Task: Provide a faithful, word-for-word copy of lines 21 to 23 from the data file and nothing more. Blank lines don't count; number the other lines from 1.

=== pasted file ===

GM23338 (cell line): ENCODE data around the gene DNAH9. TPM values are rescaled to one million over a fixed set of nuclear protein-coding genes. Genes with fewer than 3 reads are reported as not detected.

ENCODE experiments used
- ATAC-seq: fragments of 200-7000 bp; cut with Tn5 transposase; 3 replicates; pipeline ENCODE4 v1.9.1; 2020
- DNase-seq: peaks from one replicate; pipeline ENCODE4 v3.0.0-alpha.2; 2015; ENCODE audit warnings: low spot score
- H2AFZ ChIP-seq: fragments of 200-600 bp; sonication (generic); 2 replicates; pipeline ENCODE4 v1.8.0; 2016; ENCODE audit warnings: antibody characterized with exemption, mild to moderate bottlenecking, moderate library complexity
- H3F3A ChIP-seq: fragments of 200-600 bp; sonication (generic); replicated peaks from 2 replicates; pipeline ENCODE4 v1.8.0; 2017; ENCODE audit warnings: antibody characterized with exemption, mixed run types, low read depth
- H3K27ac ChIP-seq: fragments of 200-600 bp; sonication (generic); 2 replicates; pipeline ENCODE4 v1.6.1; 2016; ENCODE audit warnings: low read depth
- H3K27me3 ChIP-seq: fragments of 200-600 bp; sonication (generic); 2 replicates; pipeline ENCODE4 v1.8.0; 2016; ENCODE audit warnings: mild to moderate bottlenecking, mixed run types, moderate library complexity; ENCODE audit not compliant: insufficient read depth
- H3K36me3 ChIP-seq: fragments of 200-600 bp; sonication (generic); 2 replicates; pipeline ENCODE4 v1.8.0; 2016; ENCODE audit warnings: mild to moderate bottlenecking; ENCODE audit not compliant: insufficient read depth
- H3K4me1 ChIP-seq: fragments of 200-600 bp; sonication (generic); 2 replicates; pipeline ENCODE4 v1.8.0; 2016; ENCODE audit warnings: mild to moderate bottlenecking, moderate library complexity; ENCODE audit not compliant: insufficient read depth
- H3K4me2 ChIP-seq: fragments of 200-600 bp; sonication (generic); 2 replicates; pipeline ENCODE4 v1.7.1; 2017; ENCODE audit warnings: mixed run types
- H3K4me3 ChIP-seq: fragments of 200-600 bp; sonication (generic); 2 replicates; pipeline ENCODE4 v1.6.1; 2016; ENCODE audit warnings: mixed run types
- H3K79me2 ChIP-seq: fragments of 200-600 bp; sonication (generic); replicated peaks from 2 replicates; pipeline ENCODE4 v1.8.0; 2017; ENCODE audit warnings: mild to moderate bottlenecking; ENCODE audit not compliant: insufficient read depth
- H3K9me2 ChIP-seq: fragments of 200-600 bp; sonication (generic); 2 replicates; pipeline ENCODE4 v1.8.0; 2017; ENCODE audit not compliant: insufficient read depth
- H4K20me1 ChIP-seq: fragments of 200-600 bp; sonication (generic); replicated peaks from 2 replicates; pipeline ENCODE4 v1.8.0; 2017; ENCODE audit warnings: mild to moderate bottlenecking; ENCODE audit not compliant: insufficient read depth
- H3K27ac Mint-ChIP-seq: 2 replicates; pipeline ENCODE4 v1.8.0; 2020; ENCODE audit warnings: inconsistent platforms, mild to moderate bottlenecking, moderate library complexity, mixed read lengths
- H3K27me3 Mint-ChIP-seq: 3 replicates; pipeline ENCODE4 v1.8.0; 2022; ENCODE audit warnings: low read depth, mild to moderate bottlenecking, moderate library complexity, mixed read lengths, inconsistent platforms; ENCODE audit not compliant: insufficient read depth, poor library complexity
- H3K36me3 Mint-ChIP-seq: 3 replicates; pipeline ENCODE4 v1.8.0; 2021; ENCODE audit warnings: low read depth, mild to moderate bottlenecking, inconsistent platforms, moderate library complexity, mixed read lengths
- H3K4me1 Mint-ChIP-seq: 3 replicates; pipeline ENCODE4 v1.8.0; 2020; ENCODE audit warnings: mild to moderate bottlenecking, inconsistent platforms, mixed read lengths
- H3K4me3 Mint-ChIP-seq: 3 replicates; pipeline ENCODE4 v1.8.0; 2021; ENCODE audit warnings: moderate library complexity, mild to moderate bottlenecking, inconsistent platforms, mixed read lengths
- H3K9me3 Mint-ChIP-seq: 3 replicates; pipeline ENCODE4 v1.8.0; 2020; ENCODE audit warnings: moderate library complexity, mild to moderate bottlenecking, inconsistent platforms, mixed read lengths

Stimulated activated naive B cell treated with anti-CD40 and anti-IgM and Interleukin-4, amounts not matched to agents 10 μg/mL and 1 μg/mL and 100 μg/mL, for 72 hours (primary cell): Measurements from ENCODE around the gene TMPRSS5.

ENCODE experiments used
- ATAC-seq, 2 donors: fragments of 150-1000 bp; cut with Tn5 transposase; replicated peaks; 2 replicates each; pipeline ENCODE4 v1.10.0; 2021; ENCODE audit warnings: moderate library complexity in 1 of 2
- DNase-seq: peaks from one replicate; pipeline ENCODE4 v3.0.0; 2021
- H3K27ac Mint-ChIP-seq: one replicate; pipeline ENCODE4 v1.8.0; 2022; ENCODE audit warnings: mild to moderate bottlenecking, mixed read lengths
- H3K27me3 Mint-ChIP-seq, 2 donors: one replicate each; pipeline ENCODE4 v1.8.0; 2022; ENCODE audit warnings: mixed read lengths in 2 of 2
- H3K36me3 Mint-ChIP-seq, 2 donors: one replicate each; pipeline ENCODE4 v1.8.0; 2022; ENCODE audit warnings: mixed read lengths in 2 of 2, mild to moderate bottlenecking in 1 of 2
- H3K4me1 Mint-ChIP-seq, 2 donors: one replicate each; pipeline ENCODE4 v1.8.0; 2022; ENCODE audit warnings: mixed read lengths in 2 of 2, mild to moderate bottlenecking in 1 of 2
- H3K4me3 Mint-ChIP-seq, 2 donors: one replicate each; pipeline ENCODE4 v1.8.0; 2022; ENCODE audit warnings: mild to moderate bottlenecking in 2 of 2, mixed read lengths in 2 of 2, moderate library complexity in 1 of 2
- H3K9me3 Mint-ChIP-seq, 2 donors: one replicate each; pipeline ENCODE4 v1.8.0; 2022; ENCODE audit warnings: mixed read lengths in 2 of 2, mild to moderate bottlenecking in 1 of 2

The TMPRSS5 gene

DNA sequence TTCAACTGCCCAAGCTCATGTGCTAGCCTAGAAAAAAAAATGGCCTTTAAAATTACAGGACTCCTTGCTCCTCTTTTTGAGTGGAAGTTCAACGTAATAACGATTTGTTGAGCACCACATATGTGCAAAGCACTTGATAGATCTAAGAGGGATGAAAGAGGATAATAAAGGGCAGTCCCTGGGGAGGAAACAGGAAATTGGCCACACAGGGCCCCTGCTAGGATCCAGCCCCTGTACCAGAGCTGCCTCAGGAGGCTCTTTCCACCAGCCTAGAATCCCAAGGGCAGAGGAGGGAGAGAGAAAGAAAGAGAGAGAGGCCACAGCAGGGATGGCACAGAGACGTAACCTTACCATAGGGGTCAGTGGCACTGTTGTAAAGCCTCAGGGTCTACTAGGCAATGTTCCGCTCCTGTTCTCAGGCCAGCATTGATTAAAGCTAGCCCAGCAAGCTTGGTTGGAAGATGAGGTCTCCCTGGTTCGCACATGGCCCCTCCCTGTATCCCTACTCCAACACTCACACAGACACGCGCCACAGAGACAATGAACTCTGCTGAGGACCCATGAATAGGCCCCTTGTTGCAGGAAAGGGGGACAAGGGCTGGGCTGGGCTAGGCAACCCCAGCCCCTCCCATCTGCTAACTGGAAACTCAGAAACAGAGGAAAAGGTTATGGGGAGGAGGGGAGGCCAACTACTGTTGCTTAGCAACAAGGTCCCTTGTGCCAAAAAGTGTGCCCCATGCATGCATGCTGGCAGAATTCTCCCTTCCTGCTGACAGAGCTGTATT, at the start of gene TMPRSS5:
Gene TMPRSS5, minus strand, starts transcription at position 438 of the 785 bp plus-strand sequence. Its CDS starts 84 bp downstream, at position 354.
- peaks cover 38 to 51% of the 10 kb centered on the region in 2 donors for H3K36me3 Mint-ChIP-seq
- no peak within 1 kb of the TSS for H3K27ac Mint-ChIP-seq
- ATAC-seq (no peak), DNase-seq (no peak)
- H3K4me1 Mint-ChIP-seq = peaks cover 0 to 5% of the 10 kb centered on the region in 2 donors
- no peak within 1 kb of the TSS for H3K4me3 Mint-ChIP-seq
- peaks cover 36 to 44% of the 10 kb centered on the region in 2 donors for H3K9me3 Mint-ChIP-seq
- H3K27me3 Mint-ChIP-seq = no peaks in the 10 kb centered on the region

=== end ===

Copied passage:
- H3K9me3 Mint-ChIP-seq: 3 replicates; pipeline ENCODE4 v1.8.0; 2020; ENCODE audit warnings: moderate library complexity, mild to moderate bottlenecking, inconsistent platforms, mixed read lengths

Stimulated activated naive B cell treated with anti-CD40 and anti-IgM and Interleukin-4, amounts not matched to agents 10 μg/mL and 1 μg/mL and 100 μg/mL, for 72 hours (primary cell): Measurements from ENCODE around the gene TMPRSS5.

ENCODE experiments used